We woke to another beautiful day, and did our best to launch without stepping in the muddy grass.
Erin succeeded. I failed. I must have pulled six or seven leeches off. Yuch. Since our campsite had been grubby, and overridden with mosquitoes, we decided to have breakfast at a nicer spot, and fled.
Some rocks reached out from shore toward the center of the river, so we stopped. Rocks toward the center of the river always had fewer mosquitoes than the woods.
As Erin cooked, a fish jumped in the water, not far from the foremost rocks. I cast my line, and on the fourth try pulled in a small pike. Besides our usual cornmeal, we had fish soup for breakfast. Yumm.
Back on our way, the river twisted and turned and the current picked up again as it narrowed. We passed under a road and found a large lumberyard to our left. The industrial space totally incongruent with the natural wonder that had surrounded us. We thought about refilling our water, but decided not to. We didn’t want anything to do with them, and most likely they didn’t want anything to do with us.
Around a couple more bends in the river we saw a dock with a motor boat at the end of it. The time was 4:00pm. Our kayaks slid over grass growing from the water onto a muddy bank at the base of the dock.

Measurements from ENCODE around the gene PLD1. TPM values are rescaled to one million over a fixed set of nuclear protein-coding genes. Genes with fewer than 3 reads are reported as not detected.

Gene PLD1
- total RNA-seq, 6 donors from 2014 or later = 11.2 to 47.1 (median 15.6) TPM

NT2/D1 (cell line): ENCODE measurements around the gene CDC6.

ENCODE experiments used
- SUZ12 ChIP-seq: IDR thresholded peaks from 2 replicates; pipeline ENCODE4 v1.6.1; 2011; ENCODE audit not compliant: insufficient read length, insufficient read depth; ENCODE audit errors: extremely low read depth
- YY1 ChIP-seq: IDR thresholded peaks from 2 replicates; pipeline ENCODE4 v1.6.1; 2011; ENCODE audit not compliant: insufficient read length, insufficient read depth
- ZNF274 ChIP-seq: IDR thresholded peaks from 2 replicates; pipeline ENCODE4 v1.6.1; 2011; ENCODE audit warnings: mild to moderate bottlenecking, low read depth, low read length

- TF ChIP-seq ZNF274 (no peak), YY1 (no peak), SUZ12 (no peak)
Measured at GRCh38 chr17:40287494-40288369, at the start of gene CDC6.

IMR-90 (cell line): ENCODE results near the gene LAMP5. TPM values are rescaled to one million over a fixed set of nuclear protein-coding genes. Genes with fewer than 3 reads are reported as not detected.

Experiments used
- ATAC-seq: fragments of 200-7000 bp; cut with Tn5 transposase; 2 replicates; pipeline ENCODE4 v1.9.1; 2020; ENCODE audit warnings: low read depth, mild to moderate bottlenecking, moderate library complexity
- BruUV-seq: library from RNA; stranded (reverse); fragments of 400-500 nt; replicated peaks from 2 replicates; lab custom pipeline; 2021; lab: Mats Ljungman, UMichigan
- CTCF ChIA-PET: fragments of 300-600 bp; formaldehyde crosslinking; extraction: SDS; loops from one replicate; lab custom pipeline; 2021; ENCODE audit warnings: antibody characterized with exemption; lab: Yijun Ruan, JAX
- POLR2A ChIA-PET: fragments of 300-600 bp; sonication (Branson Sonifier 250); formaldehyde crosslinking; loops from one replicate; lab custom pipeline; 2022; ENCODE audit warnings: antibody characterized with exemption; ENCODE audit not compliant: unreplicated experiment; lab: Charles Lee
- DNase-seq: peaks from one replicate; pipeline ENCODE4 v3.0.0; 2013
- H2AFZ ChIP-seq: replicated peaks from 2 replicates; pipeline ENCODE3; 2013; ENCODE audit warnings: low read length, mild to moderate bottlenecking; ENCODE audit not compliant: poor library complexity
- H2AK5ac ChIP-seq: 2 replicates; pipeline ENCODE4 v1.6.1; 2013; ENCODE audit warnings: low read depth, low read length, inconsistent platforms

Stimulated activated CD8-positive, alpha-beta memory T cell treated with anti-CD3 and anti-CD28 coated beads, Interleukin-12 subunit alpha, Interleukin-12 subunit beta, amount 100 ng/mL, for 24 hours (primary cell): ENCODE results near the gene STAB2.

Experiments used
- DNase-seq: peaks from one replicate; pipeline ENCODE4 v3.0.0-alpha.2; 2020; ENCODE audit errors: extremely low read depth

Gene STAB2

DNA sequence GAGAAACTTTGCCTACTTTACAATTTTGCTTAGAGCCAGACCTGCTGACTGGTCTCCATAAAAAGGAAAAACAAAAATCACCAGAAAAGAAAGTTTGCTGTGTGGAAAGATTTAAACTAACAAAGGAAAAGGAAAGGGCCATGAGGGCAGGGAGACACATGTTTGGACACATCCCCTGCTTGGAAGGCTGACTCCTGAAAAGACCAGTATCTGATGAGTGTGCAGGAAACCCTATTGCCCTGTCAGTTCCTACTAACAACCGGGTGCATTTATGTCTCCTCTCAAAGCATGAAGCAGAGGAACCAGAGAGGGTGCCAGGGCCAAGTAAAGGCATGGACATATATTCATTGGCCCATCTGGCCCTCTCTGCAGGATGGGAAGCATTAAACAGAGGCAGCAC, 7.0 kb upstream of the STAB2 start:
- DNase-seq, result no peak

An older French speaking man was home. He invited us to shower and stay the night. His mosquito free home felt like heaven. He’d started building the cabin a few decades earlier, and continued to make improvements, like the laundry line he erected for our newly clean cloths.
He kept it mosquito free by burning an incense like poison coil. In the morning, after the coil had burned out, the mosquitoes came in. I found another one, set it alight, and restored the tranquility. We slept in, and then took our time packing up.
We tried to to clean our clogged water filter. Silt from one of the streams had left it near useless. We managed to improve its performance only slightly.
Our host, thrilled to have us, called his friend over the radio and told him he had kayakers that had paddled all the way from New York. He also swept up a fairly large pile of dead mosquitoes, part of his daily routine.
GPS coordinates: 49.17281, -77.13798